Myocardial Structural Associations with Local Electrograms: A Study of Post-Infarct Ventricular Tachycardia Pathophysiology and Magnetic Resonance Based Non-Invasive Mapping
Background—The association of scar on late-gadolinium enhancement cardiac magnetic resonance (LGE-CMR) with local electrograms on electroanatomic mapping (EAM) has been investigated. We aimed to quantify these associations to gain insights regarding LGE-CMR image characteristics of tissues and critical sites that support post-infarct ventricular tachycardia (VT).
Methods and Results—LGE-CMR was performed in 23 patients with ischemic cardiomyopathy before VT ablation. Left ventricular wall thickness and post-infarct scar thickness were measured in each of 20 sectors per LGE-CMR short-axis plane. EAM points were retrospectively registered to the corresponding LGE-CMR images. Multivariable regression analysis, clustered by patient, revealed significant associations between left ventricular wall thickness, post infarct scar thickness, and intramural scar location on LGE-CMR, and local endocardial electrogram bipolar/unipolar voltage, duration, and deflections on EAM. Antero-posterior and septal/lateral scar localization was also associated with bipolar and unipolar voltage. Anti-arrhythmic drug use was associated with electrogram duration. Critical sites of post-infarct VT were associated with >25% scar transmurality and slow conduction sites with >40 msec stimulus-QRS time were associated with >75% scar transmurality.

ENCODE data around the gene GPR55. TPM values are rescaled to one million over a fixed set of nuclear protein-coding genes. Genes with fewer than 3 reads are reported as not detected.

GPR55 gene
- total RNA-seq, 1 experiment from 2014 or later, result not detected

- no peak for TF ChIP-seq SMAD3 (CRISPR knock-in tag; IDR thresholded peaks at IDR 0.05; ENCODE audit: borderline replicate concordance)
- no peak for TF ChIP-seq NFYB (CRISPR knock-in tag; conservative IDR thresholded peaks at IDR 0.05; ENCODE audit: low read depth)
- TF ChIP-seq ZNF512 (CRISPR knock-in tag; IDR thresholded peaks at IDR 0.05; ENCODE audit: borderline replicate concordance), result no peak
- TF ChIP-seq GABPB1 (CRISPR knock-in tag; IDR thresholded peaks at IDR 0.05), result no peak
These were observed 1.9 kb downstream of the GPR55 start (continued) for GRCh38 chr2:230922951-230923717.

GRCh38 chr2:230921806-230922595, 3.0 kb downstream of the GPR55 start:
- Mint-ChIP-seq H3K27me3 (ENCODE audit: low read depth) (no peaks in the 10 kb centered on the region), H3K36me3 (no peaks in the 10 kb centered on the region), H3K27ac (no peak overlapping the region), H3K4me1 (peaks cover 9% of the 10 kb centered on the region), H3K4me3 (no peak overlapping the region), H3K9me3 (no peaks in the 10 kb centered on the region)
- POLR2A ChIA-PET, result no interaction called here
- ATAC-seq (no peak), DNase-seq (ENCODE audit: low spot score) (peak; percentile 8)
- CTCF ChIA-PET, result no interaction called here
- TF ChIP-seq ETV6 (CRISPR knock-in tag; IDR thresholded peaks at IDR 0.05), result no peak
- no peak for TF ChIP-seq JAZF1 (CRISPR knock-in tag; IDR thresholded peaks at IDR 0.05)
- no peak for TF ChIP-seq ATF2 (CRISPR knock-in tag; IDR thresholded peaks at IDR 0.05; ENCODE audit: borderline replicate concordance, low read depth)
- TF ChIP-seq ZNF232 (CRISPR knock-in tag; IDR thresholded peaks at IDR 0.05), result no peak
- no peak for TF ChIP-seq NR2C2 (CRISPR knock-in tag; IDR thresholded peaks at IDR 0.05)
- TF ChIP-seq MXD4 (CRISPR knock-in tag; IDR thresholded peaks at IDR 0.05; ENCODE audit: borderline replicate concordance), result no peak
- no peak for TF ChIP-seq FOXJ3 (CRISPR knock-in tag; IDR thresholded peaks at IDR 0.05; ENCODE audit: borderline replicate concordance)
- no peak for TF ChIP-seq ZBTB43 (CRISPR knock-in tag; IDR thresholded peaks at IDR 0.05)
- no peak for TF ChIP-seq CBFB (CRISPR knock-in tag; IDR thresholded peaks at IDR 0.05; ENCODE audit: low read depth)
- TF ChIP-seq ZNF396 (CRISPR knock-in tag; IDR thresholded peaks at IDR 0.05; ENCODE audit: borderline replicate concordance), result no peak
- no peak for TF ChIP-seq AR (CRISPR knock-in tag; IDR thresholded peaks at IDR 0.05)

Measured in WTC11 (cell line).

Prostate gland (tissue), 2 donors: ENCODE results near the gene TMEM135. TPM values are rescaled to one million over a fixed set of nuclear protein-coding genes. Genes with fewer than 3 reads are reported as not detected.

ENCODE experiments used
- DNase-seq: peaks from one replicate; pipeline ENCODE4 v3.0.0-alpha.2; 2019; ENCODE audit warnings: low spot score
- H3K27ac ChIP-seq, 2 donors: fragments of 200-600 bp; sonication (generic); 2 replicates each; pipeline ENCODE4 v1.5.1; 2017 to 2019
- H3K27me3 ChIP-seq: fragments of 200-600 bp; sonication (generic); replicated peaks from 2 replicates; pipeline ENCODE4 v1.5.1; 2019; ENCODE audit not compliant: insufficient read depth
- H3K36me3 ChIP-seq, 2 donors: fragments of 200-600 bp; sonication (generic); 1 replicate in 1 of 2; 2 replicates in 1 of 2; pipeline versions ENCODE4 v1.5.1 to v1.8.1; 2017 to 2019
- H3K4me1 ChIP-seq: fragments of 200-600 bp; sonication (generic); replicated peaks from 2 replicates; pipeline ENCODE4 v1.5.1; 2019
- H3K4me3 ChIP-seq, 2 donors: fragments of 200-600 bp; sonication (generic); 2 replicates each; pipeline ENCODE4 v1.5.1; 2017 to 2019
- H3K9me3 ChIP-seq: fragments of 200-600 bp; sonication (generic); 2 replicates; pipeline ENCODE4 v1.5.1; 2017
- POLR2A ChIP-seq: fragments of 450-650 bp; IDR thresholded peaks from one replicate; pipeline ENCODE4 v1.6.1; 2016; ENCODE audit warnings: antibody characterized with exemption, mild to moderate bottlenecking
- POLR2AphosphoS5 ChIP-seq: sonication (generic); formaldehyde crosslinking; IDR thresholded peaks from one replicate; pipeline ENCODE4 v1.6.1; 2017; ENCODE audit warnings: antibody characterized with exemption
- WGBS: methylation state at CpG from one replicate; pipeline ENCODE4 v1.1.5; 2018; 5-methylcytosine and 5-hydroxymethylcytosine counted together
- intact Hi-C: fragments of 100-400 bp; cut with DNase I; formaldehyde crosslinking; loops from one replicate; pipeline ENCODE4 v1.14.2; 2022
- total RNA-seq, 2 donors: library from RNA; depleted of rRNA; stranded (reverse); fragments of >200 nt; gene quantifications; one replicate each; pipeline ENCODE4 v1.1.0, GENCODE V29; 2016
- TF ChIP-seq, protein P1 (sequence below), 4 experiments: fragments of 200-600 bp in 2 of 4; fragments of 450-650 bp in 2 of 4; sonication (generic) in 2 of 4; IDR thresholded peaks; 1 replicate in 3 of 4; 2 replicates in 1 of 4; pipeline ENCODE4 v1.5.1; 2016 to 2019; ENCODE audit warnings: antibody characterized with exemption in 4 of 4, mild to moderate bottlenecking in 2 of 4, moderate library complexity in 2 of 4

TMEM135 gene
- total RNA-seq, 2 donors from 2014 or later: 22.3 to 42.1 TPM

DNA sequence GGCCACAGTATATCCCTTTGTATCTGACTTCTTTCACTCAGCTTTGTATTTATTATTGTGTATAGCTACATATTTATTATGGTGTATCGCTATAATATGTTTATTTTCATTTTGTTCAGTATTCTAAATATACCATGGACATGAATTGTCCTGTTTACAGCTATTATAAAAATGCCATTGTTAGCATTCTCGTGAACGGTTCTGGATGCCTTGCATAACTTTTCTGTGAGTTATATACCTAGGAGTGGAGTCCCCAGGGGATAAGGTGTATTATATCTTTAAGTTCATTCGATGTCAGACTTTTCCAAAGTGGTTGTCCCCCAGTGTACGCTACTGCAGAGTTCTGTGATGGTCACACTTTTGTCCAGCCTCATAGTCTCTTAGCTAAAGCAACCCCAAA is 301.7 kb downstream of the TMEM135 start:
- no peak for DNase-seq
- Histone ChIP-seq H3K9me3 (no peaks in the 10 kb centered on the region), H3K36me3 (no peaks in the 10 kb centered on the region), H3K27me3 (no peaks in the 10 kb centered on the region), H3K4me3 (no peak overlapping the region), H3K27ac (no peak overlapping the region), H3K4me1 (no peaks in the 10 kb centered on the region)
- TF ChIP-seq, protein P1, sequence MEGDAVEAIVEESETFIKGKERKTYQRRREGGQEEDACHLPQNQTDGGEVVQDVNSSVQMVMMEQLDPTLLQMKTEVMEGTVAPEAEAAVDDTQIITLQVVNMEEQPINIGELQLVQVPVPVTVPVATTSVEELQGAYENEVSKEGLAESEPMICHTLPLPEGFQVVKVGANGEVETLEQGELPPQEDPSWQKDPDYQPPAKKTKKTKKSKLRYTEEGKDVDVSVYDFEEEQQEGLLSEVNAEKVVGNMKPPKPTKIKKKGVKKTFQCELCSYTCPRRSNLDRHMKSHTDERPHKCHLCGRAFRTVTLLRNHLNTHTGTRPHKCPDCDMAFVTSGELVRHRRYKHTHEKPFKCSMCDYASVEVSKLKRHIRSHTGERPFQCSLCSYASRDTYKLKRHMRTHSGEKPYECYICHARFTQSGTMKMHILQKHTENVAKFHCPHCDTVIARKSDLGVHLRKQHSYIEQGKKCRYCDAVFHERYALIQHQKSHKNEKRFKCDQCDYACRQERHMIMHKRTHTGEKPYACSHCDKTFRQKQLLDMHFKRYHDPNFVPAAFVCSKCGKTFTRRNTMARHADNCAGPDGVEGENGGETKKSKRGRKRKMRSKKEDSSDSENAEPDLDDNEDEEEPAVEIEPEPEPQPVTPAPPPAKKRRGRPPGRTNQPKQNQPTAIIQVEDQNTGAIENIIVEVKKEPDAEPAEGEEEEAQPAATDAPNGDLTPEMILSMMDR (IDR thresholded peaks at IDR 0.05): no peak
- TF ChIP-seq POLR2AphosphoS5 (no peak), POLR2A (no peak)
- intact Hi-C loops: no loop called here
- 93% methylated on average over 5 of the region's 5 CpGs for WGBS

Conclusions—Critical sites for maintenance of post-infarct VT are confined to areas with >25% scar transmurality. Our data provides insights into the structural substrates for delayed conduction and VT, and may reduce procedural time devoted to substrate mapping, overcome limitations of invasive mapping due to sampling density, and enhance magnetic resonance based ablation by feature extraction from complex images.
- ischemic heart disease
- magnetic resonance imaging
- ventricular tachycardia
- late gadolinium enhancement
- Received February 9, 2012.
- Accepted November 2, 2012.
- Copyright © 2012, American Heart Association, Inc. All rights reserved. Unauthorized use prohibited